The first breach in this wall of separation was made not by theocrats in the Bush White House but by the Clinton administration. The 1996 welfare reform law created a "charitable choice" provision, allowing religious charities to accept various forms of direct or indirect federal subsidy "on the same basis as any other nongovernmental provider without impairing the religious character of such organizations, and without diminishing the religious freedom of beneficiaries of assistance funded under such programs."
Among other things, these changes meant that government-funded programs could be provided in houses of worship, that religious art could be displayed on the premises of such programs, and that the religious programs getting the money could discriminate against their employees on the basis of religion. (The use of federal funds for proselytizing and explicitly religious missions, however, was still prohibited.) Bush's much-discussed "faith-based initiative" did little more than take Clinton's measure a step further by making a special effort to promote religious charities and expanding the range of activities that could be covered under this provision from assistance to the needy to virtually all government-funded social programs.
As the controversy over domestic partnership laws illustrates, the allocation of federal funds to religious organizations raises some tough issues. Should taxpayer money subsidize groups that discriminate against some citizens? Most Americans do not yet see same-sex marriage as a civil right, so the Salvation Army's refusal to endorse same-sex domestic partner benefits is likely to be seen as a legitimate exercise of religious belief. The same is probably true of Catholic Charities' anti-contraception stance.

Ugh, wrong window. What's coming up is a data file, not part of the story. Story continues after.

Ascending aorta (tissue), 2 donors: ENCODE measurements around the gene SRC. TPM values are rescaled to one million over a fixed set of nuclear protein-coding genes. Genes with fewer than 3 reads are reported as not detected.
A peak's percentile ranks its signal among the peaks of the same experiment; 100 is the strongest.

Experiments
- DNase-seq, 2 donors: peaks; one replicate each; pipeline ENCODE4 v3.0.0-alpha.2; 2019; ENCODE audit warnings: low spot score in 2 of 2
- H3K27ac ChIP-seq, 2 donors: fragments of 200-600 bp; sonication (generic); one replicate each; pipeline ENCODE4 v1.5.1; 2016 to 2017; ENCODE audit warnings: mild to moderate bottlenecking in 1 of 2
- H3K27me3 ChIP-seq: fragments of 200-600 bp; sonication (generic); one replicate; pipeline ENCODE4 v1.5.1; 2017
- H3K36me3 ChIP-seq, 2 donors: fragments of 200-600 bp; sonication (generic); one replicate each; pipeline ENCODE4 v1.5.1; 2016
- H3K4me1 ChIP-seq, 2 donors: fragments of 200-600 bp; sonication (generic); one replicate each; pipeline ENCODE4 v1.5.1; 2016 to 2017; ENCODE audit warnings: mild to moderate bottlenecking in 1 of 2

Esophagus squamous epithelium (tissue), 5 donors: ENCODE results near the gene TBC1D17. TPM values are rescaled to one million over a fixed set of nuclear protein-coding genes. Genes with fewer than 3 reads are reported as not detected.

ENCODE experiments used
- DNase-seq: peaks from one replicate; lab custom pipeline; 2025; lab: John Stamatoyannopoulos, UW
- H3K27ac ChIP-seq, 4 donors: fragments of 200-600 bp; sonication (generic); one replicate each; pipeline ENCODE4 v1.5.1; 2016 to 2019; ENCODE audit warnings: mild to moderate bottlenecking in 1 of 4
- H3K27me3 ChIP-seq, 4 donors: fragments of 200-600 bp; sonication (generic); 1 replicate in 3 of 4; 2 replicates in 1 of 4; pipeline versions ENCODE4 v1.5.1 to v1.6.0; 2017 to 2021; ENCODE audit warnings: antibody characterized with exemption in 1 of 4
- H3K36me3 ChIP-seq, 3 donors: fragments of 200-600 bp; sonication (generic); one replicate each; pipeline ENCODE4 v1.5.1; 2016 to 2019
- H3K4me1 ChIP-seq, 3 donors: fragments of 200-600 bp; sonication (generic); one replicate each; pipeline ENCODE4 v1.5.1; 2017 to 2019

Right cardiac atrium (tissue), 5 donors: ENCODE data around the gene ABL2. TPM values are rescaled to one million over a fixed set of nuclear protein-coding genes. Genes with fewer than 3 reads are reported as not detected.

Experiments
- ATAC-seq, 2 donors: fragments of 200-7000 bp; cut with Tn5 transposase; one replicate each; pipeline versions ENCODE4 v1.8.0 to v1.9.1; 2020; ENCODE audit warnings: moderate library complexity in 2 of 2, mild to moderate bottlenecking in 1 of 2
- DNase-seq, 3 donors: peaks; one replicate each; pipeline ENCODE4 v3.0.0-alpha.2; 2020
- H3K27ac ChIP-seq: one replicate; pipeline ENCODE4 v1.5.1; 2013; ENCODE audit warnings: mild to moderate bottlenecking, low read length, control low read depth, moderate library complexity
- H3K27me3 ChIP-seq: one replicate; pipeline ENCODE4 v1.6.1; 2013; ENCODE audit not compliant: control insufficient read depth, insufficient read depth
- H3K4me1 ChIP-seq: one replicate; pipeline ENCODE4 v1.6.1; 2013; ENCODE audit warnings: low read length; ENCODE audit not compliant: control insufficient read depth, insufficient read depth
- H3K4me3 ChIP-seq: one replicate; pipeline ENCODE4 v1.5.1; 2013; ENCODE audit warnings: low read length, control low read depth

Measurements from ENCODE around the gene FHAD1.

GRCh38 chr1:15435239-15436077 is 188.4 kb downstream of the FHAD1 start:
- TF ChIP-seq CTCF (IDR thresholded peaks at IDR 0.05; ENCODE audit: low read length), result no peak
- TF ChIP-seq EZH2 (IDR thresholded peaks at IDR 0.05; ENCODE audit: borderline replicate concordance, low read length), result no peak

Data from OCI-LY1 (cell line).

But what if, for instance, a faith-based social service refused to hire married women, or refused, on scriptural grounds, to put women in leadership positions? Should religious belief excuse an organization from having to follow laws against sex discrimination, particularly in the public sector? And if so, why should that exemption be limited to organizations with an explicitly religious mission? Why not extend it to the deeply religious owner of a secular business who wants to run his enterprise in accordance with the principles of his faith?
If social conservatives tend to brush aside these questions in their conviction that religion is a socially beneficent force, liberals have their own blind spot, overlooking the fact that nonreligious dogmas in the nonprofit sector can be equally problematic. For nearly three decades, for example, federal and state money for domestic violence programs has gone to feminist groups whose missionary zeal fully matches that of any church. These programs not only serve as vehicles for a narrow sectarian ideology; they also habitually discriminate on the basis of gender, both in the provision of services and in employment.
In 1998, Independence House, a battered women's program in Massachusetts that has had longstanding service contracts with the state Department of Public Health and Department of Social Services, appointed a man, Richard Costa, as its new director. The decision caused an outcry from activists who accused the agency of betraying its feminist roots, sparking several resignations from its board. (Costa was dismissed six months later.)
Partnerships in which public funds for social services are allocated to privately run programs are often seen as a semi-libertarian solution to the problem of the welfare state. But in religious or secular guise, such entanglements pose thorny problems. Taxpayers can be forced to subsidize religiously or ideologically driven programs they find objectionable; private groups can be compelled to compromise their beliefs and their mission.
What's more, the government gets to decide which private organizations and which beliefs will receive its imprimatur. Suddenly, the privatization of the welfare state looks more like the bureaucratization of charity.�